[opendtv] Re: Analysis: Should Apple Buy Hollywood?

  • From: "Manfredi, Albert E" <albert.e.manfredi@xxxxxxxxxx>
  • To: "opendtv@xxxxxxxxxxxxx" <opendtv@xxxxxxxxxxxxx>
  • Date: Wed, 1 Feb 2012 16:36:28 -0600

Craig wrote:

"Why don't independent producers just create their own content portals and 
stream their content, either for a fee, or 'free' with embedded ads?"

Dan wrote:

"And of course, they do.  We have been doing it for years (UNLV.TV).  And our 
statistics are dismal.  One could argue it is the programming.  I would say we 
have a couple of decent programs but no one can find them."

That's the nature of the beast. Imagine what local theater actors felt like, 
when movies became big time. The few biggest stars were now available to all 
theaters in the world. The local actors lost out, having become for the most 
part redundant.

When the Internet is used as the transmission medium, this same potential 
exists for local broadcasters and also for MVPDs that don't also provide ISP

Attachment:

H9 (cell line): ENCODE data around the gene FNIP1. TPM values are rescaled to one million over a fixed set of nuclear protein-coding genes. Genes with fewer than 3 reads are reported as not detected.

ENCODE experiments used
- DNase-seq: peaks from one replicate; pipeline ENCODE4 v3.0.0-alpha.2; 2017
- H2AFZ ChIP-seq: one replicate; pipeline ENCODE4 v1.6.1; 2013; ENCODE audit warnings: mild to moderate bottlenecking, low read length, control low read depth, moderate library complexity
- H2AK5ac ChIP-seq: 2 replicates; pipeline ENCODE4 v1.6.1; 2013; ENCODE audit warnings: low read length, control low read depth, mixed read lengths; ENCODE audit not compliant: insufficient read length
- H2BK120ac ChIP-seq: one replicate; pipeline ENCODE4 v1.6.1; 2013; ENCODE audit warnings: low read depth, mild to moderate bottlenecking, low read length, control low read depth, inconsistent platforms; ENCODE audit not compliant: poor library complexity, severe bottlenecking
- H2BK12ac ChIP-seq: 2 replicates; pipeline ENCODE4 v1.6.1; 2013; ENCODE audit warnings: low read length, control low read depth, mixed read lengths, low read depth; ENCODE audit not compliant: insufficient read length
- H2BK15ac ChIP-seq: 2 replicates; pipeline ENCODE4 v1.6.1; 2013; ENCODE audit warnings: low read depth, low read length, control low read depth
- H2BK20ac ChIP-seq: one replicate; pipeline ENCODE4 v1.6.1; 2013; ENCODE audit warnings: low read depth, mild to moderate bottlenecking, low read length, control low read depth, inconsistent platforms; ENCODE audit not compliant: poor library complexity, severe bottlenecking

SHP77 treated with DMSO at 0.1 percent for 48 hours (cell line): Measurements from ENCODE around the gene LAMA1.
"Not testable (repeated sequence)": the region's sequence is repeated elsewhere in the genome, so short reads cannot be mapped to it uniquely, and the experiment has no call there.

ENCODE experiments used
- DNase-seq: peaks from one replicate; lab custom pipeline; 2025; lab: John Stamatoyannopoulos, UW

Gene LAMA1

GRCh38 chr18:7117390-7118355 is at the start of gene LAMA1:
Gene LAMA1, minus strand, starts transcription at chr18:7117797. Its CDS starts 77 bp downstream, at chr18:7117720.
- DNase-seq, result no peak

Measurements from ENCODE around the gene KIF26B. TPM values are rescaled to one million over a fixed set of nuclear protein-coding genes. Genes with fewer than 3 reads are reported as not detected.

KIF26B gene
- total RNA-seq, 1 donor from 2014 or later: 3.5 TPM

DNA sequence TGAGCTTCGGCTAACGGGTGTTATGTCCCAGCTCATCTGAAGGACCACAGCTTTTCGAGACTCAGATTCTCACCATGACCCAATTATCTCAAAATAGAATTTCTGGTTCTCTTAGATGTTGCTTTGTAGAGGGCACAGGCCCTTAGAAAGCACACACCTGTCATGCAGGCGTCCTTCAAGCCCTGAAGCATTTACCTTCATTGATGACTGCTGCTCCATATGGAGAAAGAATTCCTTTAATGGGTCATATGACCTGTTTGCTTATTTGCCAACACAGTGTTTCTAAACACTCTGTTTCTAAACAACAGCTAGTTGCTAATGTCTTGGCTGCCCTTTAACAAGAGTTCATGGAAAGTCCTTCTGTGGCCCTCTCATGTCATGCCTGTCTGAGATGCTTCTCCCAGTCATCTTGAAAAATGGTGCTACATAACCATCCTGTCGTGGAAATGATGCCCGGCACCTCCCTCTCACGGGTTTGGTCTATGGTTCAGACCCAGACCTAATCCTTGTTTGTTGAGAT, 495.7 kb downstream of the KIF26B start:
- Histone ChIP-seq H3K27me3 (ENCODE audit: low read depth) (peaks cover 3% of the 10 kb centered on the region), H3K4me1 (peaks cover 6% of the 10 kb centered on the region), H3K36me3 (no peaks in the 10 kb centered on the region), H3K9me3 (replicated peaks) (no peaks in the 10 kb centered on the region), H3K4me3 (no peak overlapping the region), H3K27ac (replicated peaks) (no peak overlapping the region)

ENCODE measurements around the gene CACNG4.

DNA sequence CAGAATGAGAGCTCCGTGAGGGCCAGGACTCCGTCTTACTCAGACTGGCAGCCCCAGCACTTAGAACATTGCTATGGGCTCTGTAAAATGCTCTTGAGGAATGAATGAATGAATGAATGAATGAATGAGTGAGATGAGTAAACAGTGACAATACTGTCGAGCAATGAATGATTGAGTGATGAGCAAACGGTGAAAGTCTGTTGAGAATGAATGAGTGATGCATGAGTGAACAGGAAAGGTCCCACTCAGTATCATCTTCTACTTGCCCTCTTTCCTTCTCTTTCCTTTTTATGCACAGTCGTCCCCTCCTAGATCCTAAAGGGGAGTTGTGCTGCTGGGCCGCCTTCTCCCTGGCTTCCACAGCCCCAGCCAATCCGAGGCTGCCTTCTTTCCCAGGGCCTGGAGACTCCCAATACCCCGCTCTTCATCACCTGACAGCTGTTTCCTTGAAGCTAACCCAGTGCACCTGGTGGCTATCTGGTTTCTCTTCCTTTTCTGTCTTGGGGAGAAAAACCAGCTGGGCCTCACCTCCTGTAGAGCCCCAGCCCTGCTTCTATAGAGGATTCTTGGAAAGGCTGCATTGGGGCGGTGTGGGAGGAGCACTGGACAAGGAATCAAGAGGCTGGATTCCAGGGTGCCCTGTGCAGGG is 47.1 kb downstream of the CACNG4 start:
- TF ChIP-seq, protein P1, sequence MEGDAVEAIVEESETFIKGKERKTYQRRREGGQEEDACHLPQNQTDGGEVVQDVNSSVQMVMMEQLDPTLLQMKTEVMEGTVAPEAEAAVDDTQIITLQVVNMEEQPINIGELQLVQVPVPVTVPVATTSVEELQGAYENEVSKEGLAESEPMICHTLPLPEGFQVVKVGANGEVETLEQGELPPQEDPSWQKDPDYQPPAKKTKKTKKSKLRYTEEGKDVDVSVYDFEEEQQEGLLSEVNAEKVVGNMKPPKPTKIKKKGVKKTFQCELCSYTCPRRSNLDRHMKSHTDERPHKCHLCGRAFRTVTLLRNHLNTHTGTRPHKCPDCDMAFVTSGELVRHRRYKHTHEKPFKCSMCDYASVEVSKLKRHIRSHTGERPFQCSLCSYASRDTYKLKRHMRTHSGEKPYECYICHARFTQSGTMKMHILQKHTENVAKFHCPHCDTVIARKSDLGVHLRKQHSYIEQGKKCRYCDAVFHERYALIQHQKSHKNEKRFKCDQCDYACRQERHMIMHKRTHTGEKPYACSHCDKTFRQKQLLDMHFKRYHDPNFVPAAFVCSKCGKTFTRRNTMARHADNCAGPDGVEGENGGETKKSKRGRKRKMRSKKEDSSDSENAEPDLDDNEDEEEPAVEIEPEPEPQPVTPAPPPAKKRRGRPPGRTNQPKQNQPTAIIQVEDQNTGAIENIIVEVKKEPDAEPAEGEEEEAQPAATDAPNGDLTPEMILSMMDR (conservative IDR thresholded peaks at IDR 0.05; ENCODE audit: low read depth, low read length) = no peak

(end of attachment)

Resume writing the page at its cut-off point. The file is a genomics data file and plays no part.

Did you notice how the article Craig just posted "redefined" (to put it kindly) 
the concept of "net neutrality"? In essence, the article explained different 
ways of abolishing that idea tout de suite. Did you notice how they even 
mentioned "agreements" made with ISPs? I don't know about you, but that article 
did not paint a pretty picture to me at all.

I'm not sure what their online ratings are, but it does seem that our local 
broadcasters have set up web sites with news and video content. In the case of 
WJLA, even a live stream of News Channel 8 cable channel, it looks like. If you 
have a favorite local produced show, chances are it's available online, direct 
from the broadcaster's site.

Seems to me that small productions would benefit from getting on sites like 
Hulu, where they would get noticed by more people.

Or take a look at this site:


You can get live TV streams from all over the world.

One of my questions is, how come these "smart" or "connected" TVs don't give me 
that site (or a host of others)? Is it because they are trying hard to 
neutralize net neutrality? And we are supposed to think this is a Good Thing?

I heard Vint Cerf give a talk recently. He's one of the true creators of the 
Internet. He made the point that as the Internet is improved to carry new 
applications, for example mail, radio, and telephony, it soon becomes the 
dominant means of transport for these services. So I agree with the article to 
that point. Of course, I disagree with the notion that all the collusion 
mentioned in there should be allowed to take place unhindered. It's all up to 
the consumer.


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